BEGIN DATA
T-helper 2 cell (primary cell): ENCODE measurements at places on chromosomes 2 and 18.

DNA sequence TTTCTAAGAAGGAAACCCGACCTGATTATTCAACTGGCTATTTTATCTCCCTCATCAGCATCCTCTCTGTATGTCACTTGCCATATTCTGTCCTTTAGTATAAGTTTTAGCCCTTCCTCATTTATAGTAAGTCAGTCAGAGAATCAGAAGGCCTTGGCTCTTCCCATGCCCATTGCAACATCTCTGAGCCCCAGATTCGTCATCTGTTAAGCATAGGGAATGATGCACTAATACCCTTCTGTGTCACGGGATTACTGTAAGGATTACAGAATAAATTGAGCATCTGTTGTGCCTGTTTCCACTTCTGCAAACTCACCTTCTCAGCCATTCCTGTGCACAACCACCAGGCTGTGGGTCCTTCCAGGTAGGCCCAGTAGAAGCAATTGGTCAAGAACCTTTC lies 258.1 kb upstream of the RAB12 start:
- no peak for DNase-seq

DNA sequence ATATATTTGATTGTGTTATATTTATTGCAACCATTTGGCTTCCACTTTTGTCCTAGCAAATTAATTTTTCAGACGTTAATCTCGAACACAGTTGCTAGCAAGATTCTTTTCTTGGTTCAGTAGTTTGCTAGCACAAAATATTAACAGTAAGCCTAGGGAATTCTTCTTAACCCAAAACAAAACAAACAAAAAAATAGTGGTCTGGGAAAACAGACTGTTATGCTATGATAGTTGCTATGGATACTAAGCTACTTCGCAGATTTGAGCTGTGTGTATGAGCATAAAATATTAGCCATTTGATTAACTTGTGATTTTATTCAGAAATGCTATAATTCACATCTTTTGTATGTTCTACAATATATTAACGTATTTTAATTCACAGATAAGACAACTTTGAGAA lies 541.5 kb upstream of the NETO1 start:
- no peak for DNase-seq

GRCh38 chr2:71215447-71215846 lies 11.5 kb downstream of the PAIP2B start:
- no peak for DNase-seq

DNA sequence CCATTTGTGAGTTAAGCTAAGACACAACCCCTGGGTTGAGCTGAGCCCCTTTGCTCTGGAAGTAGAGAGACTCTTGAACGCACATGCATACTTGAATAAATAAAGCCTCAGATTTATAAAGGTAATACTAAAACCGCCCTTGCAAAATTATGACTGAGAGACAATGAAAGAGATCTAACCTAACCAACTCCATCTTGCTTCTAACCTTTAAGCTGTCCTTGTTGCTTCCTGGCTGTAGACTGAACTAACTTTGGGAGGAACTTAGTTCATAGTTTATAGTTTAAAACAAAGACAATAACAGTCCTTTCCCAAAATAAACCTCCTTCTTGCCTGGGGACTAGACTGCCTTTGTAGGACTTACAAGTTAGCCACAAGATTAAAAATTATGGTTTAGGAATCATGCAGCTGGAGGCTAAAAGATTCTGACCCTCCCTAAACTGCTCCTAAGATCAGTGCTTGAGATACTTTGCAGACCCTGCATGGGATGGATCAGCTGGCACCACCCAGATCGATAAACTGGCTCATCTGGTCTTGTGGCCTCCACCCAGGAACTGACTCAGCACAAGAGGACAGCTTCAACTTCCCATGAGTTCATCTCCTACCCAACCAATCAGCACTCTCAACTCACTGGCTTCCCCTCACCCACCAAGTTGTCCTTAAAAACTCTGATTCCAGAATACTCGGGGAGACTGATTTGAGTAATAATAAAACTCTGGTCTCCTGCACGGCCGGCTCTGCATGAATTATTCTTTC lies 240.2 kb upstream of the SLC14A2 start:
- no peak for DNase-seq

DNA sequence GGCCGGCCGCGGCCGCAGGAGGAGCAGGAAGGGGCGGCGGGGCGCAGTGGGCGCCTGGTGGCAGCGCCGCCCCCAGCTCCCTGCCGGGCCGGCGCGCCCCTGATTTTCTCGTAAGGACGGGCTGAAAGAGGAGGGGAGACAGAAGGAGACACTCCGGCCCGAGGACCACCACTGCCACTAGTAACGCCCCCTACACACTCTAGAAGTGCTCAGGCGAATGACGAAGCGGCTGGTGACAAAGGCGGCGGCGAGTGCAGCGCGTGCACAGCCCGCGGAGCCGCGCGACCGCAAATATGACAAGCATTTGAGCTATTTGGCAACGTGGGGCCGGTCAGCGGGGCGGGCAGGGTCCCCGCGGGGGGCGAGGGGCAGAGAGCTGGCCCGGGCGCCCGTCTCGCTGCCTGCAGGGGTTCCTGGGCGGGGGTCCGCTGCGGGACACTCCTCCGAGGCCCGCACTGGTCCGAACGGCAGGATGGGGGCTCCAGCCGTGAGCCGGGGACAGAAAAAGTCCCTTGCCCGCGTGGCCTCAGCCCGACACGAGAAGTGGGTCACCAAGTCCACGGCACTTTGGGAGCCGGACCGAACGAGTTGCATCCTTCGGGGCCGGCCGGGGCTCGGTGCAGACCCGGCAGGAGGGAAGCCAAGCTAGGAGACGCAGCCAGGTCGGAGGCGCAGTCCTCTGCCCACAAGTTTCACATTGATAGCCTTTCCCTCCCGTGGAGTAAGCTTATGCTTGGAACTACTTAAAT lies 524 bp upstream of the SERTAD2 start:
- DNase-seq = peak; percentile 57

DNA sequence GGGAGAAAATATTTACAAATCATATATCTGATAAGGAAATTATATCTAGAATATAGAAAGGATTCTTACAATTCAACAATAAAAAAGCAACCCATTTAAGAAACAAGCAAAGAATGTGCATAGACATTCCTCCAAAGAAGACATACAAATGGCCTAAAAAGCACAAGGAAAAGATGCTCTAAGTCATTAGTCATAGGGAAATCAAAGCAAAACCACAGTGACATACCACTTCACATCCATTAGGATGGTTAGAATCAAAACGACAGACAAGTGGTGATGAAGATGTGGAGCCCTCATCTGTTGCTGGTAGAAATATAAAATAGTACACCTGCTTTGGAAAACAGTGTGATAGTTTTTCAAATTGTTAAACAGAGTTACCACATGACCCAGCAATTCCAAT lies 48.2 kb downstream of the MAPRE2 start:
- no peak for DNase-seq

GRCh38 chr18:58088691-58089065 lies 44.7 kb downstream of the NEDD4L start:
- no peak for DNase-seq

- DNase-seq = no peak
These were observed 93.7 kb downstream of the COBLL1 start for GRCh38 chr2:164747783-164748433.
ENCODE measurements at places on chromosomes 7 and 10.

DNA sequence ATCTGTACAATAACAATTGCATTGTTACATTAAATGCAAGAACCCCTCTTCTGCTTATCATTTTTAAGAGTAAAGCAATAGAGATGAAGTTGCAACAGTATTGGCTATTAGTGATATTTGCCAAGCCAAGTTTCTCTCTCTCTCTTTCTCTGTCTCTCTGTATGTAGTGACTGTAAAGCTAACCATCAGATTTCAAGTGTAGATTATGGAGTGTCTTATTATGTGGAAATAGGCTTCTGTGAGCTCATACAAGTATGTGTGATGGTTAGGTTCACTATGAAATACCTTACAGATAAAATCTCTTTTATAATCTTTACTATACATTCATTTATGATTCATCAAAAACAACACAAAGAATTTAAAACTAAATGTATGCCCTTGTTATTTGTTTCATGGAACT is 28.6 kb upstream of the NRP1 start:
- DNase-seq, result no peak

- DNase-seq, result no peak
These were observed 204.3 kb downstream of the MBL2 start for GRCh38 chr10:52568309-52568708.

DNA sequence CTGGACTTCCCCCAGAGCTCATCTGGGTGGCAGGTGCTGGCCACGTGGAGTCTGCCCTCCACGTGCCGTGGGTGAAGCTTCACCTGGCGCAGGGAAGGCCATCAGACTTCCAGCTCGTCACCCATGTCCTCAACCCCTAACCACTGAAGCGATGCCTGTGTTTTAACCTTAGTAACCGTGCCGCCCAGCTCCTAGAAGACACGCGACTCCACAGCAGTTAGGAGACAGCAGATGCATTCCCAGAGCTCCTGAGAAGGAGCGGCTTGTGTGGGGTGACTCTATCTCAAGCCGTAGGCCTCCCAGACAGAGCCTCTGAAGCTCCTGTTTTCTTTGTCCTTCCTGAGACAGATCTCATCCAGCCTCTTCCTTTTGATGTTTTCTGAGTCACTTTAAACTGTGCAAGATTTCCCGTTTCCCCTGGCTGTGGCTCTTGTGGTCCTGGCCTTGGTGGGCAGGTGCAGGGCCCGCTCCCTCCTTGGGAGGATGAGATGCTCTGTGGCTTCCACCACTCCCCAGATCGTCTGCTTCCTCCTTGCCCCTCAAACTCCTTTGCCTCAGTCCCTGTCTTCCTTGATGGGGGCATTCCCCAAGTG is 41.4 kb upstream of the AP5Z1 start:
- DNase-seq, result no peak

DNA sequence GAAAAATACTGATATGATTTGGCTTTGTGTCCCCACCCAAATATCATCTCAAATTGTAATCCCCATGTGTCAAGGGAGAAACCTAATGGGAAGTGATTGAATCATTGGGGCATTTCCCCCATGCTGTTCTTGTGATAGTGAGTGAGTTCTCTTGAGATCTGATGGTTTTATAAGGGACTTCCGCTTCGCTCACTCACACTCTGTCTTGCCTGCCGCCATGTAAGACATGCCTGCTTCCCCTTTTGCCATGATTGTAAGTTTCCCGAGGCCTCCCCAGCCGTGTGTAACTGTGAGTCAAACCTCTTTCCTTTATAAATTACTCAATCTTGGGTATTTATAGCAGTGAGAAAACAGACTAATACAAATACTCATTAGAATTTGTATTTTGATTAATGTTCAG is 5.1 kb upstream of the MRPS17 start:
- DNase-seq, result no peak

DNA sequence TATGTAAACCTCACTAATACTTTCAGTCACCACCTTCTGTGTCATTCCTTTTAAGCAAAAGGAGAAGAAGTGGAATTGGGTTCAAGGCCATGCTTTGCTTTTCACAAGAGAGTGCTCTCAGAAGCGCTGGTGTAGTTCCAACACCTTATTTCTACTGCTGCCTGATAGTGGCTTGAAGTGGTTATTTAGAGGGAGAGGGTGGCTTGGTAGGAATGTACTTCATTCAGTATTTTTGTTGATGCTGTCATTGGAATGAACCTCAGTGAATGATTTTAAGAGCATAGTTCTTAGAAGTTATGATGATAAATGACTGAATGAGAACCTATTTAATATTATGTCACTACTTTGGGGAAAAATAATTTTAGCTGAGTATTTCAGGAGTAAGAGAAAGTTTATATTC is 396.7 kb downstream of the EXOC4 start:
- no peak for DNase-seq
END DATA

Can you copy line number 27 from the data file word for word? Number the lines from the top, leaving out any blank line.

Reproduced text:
DNA sequence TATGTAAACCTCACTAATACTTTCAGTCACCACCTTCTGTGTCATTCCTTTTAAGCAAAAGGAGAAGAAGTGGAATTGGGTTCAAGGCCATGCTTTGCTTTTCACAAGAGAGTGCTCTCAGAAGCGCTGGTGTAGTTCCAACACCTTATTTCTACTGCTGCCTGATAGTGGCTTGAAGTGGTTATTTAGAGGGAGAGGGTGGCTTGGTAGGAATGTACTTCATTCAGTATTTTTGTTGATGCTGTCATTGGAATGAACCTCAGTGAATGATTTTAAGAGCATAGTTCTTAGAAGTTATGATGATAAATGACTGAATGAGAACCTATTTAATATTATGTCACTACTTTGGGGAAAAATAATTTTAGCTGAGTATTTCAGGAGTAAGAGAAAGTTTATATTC is 396.7 kb downstream of the EXOC4 start: